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Why Light? SPIE Fellow and Woman in Optics Kyle Myers Answers

In preparation of the second annual International Day of Light this 16 May, we asked members of the SPIE community to explain why they feel light is so important. Today, 8 March is also International Women's Day. So to kick off this year's 'Why Light?' series and to celebrate IWD2019, we spoke with SPIE Fellow Dr. Kyle Myers, director of the Division of Imaging, Diagnostics, and Software Reliability in the Office of Science and Engineering Laboratories, at the Center for Devices and Radiological Health at the US Food and Drug Administration.

She is an active Member of SPIE, advocating for women in optics within her various roles with the organization and in the greater optics and photonics community.  She answers for us what light means to her and to the greater global community.

Dr. Kyle Myers

Dr. Myers answered these three questions in our 'Why Light?' series:

What about light inspires you?

How can light help overcome a current global challenge?

What do you do to share your passion for light?

As someone who has spent a career in medical imaging, light inspires me because of the many ways it can be harnessed to detect, diagnose and treat disease. We use just about every part of the electromagnetic spectrum to probe properties of the human body: radio waves are central to making magnetic resonance images, gamma rays are fundamental to nuclear medicine, and we use visible light to monitor blood oxygenation and evaluate microscope slides of tissue post-biopsy. Radiation therapy has advanced to where it is able to be targeted at extremely precise locations, irradiating tumors while sparing surrounding normal tissue.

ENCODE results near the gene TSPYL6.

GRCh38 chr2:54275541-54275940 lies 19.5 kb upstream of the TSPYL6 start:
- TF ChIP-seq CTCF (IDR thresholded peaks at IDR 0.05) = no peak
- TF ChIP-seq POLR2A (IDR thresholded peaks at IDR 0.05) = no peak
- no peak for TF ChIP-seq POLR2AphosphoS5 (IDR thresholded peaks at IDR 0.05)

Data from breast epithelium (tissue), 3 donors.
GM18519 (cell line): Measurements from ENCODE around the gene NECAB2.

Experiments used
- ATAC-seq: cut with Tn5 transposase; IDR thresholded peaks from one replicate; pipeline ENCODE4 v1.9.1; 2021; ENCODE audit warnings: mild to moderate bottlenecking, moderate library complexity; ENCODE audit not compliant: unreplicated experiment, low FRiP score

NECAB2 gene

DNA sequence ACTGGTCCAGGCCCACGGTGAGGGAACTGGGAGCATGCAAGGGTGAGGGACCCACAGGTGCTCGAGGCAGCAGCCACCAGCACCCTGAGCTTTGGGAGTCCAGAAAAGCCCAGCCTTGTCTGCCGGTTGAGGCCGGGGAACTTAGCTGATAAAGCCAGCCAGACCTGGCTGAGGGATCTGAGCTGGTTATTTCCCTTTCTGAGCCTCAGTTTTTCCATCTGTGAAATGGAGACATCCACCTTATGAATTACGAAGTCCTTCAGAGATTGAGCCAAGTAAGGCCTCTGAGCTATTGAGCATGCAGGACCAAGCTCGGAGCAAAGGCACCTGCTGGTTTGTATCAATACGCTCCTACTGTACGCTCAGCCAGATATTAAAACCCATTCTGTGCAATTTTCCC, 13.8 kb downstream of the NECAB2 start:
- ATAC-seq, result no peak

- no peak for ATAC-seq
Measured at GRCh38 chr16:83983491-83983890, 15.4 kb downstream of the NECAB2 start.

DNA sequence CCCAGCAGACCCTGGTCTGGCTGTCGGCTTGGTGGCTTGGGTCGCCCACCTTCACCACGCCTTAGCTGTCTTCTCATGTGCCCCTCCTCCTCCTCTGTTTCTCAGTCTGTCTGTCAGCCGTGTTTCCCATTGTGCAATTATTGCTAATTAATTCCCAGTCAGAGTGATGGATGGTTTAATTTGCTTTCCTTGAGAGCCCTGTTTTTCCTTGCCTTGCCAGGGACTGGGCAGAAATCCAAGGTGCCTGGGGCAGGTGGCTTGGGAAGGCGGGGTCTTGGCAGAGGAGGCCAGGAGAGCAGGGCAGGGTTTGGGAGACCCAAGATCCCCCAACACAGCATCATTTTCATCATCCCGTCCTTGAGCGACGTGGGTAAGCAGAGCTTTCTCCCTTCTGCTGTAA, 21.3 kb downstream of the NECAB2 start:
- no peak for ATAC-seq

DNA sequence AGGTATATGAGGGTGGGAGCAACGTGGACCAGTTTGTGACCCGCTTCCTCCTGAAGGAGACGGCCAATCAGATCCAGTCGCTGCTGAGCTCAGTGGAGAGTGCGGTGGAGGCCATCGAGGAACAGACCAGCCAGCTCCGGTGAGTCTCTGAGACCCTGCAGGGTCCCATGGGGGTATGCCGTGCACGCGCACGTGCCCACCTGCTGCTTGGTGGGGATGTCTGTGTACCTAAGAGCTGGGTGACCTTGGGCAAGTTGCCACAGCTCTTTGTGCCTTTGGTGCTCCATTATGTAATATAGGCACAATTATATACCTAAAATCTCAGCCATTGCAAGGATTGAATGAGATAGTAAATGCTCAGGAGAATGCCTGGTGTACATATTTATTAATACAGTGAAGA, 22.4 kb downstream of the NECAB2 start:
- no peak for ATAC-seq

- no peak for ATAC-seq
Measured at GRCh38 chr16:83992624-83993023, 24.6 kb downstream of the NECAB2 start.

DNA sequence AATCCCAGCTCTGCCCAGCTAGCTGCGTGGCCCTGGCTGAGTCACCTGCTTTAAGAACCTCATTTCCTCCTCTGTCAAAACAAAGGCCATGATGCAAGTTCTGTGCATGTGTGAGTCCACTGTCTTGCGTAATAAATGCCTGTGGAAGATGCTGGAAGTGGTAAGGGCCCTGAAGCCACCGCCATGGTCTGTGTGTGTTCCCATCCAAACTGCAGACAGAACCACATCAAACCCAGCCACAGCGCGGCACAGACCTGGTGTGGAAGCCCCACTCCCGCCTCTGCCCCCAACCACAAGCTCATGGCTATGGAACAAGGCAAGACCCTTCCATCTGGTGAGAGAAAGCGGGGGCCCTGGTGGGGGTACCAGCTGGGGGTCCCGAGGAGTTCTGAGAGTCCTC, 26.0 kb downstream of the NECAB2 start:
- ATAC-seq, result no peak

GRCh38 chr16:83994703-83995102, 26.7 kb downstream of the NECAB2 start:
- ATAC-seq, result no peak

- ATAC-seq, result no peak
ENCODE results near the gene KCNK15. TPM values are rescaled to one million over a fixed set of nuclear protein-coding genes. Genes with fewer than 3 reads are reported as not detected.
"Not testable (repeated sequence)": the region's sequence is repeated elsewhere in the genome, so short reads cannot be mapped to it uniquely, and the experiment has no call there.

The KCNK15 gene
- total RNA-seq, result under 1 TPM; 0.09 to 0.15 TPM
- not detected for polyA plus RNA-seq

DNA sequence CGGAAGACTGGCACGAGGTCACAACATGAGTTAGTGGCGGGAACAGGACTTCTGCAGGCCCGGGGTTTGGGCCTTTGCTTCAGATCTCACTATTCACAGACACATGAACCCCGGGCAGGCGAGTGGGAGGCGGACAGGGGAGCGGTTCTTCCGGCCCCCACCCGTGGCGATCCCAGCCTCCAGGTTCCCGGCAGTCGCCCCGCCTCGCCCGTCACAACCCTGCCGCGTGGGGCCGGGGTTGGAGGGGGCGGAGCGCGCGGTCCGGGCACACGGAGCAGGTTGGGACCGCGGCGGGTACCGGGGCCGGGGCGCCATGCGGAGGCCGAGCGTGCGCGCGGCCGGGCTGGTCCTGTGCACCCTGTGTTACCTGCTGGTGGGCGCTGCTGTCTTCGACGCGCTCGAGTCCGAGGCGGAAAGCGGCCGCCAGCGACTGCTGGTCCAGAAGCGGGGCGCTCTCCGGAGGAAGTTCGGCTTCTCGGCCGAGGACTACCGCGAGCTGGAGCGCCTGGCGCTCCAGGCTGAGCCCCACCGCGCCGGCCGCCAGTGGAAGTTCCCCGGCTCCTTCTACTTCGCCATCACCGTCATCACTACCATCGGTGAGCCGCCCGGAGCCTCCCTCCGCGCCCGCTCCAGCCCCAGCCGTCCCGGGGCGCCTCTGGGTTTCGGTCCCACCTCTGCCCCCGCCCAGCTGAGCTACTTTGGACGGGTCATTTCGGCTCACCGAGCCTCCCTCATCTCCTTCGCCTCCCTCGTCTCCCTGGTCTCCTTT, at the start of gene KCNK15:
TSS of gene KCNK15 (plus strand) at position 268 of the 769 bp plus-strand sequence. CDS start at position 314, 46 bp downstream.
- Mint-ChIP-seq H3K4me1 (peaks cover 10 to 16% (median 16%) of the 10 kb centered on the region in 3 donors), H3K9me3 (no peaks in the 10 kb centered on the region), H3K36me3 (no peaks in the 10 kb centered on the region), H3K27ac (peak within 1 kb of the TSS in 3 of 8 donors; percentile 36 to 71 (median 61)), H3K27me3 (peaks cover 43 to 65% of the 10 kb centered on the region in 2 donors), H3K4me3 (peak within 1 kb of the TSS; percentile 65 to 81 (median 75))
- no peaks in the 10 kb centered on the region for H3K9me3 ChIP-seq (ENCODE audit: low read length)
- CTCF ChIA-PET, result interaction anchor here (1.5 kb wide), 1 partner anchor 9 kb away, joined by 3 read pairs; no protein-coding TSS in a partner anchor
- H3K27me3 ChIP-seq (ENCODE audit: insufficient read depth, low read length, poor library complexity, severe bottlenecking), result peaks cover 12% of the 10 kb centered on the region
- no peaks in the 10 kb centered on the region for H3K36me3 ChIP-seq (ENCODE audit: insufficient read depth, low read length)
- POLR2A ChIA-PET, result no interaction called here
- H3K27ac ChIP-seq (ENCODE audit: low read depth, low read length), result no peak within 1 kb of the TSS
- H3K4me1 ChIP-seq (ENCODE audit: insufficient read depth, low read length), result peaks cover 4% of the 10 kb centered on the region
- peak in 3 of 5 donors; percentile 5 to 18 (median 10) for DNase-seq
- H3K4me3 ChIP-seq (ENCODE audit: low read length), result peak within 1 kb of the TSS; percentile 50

I love talking about medical imaging to students, from elementary school ages on up. They “light up” at the understanding of pixels as picture elements that carry information about a patient, and usually know someone who has had a medical image taken or had a series done themselves for a sports injury or playground accident, if not something more serious. They are quick to appreciate the wonder and power of light to tell us about what goes on inside of us.

I have been blessed to be a part of this field over the past few decades as we witnessed the transformation of film-based imaging to digital devices along with the advancement of computing power that enabled computer-aided diagnosis to augment human reading of images. Light-based medical devices continue to be developed, advanced and shown to make new and significant impacts on the lives of patients.

The International Day of Light – IDL – takes place annually on 16 May. IDL is a global initiative that provides a focal point for the continued appreciation of light. This day recognizes light and the vital role it plays in science, culture and art, education, and sustainable development.

On 16 May, join SPIE and communities worldwide by participating in activities that illustrate how the science and art of light improves all our lives. For more information and to plan your own event, visit


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